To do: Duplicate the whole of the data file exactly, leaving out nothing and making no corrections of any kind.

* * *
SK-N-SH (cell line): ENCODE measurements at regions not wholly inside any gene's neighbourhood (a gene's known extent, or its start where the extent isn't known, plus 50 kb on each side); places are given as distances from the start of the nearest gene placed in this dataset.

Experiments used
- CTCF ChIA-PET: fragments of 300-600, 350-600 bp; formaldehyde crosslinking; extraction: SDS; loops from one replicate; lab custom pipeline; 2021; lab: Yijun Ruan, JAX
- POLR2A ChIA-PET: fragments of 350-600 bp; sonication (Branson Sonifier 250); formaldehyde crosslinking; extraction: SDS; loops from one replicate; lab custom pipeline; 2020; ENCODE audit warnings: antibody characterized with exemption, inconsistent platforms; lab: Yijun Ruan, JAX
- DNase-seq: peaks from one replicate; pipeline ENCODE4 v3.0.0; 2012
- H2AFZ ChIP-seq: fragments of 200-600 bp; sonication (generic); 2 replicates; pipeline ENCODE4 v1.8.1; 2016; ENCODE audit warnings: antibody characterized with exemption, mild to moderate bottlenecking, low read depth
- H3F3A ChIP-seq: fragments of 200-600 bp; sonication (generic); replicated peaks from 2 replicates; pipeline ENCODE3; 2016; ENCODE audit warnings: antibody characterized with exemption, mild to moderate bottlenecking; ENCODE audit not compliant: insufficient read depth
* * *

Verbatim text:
SK-N-SH (cell line): ENCODE measurements at regions not wholly inside any gene's neighbourhood (a gene's known extent, or its start where the extent isn't known, plus 50 kb on each side); places are given as distances from the start of the nearest gene placed in this dataset.

Experiments used
- CTCF ChIA-PET: fragments of 300-600, 350-600 bp; formaldehyde crosslinking; extraction: SDS; loops from one replicate; lab custom pipeline; 2021; lab: Yijun Ruan, JAX
- POLR2A ChIA-PET: fragments of 350-600 bp; sonication (Branson Sonifier 250); formaldehyde crosslinking; extraction: SDS; loops from one replicate; lab custom pipeline; 2020; ENCODE audit warnings: antibody characterized with exemption, inconsistent platforms; lab: Yijun Ruan, JAX
- DNase-seq: peaks from one replicate; pipeline ENCODE4 v3.0.0; 2012
- H2AFZ ChIP-seq: fragments of 200-600 bp; sonication (generic); 2 replicates; pipeline ENCODE4 v1.8.1; 2016; ENCODE audit warnings: antibody characterized with exemption, mild to moderate bottlenecking, low read depth
- H3F3A ChIP-seq: fragments of 200-600 bp; sonication (generic); replicated peaks from 2 replicates; pipeline ENCODE3; 2016; ENCODE audit warnings: antibody characterized with exemption, mild to moderate bottlenecking; ENCODE audit not compliant: insufficient read depth